He says it in every speech and plasters it all over social media. It’s even part of his logo. David Campos, a candidate for Assembly District 17, says he’s “corporate free.” With early voting already open in the AD-17 race, we wanted to know: What does that really mean?
Campos doesn’t accept money from any corporation or LLC, taking only from individuals, labor unions and issue-based political organizations like political action committees. It’s a relatively unique strategy for a state Assembly race, where most California lawmakers are funded at least in part by corporate contributions.
Campos has said he wants to set himself apart from the field so he’s not beholden to corporations if elected. The Standard confirmed Campos has no corporate contributions to date.
But he does accept money from corporate executives, among the largest amounts from Seven Hills Properties, Maximus Real Estate and Fortune Players Group, Inc., which may be undermining his message, said campaign finance expert Nick Warshaw, a lawyer at Loeb and Loeb.
“It literally makes him corporate-free but the question is: What is he trying to convey by not taking corporate money?” said Warshaw. “Usually people are saying the meaning is, ‘I’m not influenced by corporations.’ But if you’re being supported by an executive of that corporation, it's a little bit more challenging of an argument to make.”
As for Campos’ opponent, Matt Haney, The Standard identified 37 corporations that have contributed a total of nearly $60,000 to Haney's campaign as of Tuesday. Of those corporations, 10 were food or alcohol-related small businesses like restaurants (Kaiyo) and bars (Maggy McGarry's). Corporate contributions make up less than 5% of Haney’s contributions.
Twelve were in the real estate industry, ranging from a local cabinet contractor to the megadeveloper behind the $160 million 1066 Market St. development. Three were cannabis businesses. In addition, John Edward (Jed) York & Affiliated Entities, Including the Forty Niners Football Company LLC contributed $2,000 and SFBSC Management, LLC, the company that owns many of the strip clubs in San Francisco, contributed $3,000.
Campos’ campaign suggested Haney’s support from developers, real estate interests and “opponents of Medicare for All” could influence Haney’s decision-making at the state level.
While Campos doesn’t take money from businesses directly, his campaign does accept money from PACs—although Haney’s approximately $375,000 in PAC money dwarfs Campos’ approximately $65,000 raised from PACs.
To Haney, the difference between his campaign and Campos’ is negligible. He points to contributions to Campos’ campaign from real estate interests like high-level officials at Seven Hills Properties and Maximus Real Estate, money from people representing gambling groups like Fortune Players Group and leaders at Double AA Corporation, which runs gas stations.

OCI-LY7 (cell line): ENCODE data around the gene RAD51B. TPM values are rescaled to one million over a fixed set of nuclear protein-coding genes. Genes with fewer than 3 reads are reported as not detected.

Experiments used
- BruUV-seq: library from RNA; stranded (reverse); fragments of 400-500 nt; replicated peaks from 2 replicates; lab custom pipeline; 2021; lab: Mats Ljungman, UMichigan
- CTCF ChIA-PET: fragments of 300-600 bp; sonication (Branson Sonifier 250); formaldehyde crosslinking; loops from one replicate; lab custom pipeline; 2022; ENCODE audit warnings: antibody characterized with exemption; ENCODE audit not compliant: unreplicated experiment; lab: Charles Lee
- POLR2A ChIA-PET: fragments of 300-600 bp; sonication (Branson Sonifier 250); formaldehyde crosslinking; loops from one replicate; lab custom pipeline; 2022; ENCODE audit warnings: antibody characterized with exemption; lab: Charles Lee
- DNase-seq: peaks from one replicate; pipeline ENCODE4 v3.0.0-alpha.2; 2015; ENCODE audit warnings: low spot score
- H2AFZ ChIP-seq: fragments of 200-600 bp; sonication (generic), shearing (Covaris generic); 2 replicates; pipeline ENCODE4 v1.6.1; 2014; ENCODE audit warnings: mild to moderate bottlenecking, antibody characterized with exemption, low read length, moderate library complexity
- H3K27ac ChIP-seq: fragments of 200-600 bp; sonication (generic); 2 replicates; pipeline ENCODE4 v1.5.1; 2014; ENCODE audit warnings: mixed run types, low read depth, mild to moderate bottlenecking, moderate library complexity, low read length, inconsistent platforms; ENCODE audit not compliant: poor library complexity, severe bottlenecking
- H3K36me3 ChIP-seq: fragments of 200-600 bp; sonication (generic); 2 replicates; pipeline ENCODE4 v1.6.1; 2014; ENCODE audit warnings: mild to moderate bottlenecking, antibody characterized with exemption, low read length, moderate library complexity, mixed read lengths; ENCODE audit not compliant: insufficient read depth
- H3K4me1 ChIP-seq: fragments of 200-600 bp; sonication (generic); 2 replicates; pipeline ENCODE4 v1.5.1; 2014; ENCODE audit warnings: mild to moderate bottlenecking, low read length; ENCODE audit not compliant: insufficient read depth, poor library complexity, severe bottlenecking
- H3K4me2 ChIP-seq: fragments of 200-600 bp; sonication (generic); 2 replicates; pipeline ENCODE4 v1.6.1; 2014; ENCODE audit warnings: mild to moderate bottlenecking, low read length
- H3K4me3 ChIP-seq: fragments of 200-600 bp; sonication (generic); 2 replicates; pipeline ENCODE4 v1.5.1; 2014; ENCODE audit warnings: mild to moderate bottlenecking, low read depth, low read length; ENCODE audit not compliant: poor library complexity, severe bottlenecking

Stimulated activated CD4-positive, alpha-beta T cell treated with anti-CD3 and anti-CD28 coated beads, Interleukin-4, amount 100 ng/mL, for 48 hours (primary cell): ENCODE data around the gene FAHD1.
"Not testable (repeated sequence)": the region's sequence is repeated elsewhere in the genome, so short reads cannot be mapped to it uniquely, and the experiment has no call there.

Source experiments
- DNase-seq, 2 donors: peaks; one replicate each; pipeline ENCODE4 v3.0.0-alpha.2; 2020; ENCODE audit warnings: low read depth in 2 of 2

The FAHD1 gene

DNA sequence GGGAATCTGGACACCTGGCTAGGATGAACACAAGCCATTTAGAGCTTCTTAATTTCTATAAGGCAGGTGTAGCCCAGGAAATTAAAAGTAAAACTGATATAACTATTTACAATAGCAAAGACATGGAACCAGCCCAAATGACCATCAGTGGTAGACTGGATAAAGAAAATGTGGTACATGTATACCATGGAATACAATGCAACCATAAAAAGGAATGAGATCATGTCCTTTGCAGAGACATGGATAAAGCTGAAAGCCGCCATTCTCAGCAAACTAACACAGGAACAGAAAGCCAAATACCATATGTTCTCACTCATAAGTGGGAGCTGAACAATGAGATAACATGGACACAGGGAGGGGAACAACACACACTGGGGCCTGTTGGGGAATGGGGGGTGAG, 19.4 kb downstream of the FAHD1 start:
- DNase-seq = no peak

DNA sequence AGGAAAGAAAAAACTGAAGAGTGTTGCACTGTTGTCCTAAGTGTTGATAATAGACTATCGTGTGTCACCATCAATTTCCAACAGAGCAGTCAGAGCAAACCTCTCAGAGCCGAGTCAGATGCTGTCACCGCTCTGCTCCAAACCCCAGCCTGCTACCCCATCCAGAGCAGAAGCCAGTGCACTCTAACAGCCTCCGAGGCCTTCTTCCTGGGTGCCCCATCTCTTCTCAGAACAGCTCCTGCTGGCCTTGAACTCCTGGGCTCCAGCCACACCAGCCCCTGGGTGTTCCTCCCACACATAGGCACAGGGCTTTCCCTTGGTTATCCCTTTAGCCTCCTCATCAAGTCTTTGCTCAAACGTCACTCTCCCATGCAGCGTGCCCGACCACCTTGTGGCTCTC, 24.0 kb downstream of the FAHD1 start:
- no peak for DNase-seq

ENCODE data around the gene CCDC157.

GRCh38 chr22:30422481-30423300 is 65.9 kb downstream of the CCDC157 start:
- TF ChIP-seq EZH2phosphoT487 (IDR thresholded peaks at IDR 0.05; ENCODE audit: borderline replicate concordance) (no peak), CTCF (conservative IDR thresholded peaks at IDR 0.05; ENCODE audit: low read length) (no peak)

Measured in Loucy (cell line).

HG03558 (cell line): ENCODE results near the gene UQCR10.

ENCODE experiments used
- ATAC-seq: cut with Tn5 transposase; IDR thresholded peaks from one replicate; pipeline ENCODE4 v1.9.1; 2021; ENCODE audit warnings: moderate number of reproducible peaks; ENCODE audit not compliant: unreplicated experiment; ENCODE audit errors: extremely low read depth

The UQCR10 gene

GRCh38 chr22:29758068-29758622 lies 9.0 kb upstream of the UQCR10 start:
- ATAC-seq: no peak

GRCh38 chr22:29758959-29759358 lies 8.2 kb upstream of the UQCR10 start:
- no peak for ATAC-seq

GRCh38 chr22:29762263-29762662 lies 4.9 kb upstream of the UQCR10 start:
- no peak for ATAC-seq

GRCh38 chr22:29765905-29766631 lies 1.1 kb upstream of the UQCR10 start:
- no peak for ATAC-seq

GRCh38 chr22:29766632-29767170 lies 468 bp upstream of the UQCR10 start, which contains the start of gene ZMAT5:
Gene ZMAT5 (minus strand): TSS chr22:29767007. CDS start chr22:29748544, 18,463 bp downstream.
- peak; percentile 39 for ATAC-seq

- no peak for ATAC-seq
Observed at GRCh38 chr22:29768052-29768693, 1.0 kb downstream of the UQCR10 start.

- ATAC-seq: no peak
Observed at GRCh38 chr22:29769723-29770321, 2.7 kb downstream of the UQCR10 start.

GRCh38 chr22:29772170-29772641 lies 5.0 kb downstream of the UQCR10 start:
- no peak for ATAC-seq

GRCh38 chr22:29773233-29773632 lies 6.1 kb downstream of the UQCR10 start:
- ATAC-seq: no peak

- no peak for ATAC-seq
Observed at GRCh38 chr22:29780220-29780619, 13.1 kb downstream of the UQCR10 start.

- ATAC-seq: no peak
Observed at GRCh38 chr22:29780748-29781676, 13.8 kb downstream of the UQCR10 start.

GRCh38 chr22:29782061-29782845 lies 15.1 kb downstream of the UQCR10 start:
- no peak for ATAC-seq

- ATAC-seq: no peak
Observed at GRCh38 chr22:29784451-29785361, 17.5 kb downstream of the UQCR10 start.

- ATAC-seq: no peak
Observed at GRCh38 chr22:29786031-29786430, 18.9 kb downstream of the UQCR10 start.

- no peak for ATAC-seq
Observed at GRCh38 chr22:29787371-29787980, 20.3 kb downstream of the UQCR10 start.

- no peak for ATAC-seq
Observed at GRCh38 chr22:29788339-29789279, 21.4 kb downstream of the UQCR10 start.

“It’s incredibly disingenuous and cynical for him to say he’s corporate-free when so much of his backing has come from corporate and executives and interests,” Haney said. “He is drawing this imaginary line between who is backing him and who is backing me that simply doesn’t exist.”
Campos declined multiple requests for an interview for this story. In a statement to The Standard, his campaign manager, Daniel Anderson, wrote that the campaign is using the same “corporate-free” label pioneered by Bernie Sanders.
Campos’ campaign expressed outrage over $45,000 in contributions Haney had to return because the money violated ethics rules that don’t allow sitting city representatives to ask for or accept contributions from people and businesses that have or could soon have contracts with the city. This includes developers.
Haney’s campaign said it returned each of the illegal contributions within a reasonable amount of time after realizing they violated ethics rules, adding they have not been contacted by the city’s ethics commission about any violations. Haney told The Standard he and his campaign did not solicit any of the illegal contributions, which were submitted through their website where contributors are asked to self-attest that they don’t have any conflict of interest with the campaign.
Campos’ campaign said the high number of contributions that had to be returned raises a red flag—as does the fact that Haney’s campaign accepted them in the first place.
“What is clear is that Haney—who once ran as a progressive—now embraces a landlord and developer agenda,” Anderson wrote. “We think it is a fair question to ask if this 180-degree change was influenced by his donors—illegal and otherwise.”
With San Francisco’s stricter campaign finance laws and enforcement, Warshaw—who has significant campaigns finance experience—said it’s not uncommon for campaigns to have to return contributions. But to avoid even a perception of an ethics violation, they usually try to reject them on the front end before they make it into campaign finance reports. But in the case of unsolicited contributions, that’s not always possible.
“There’s not much more you can do than make it clear—and then when the contributions come in, check it and refund it,” Warshaw said.
Campos’ campaign argues that simply returning the contributions isn’t enough.
“Voters understand the game politicians play,” Anderson wrote. “They make promises during campaigns but then make excuses once they are elected. Why? Follow the money.”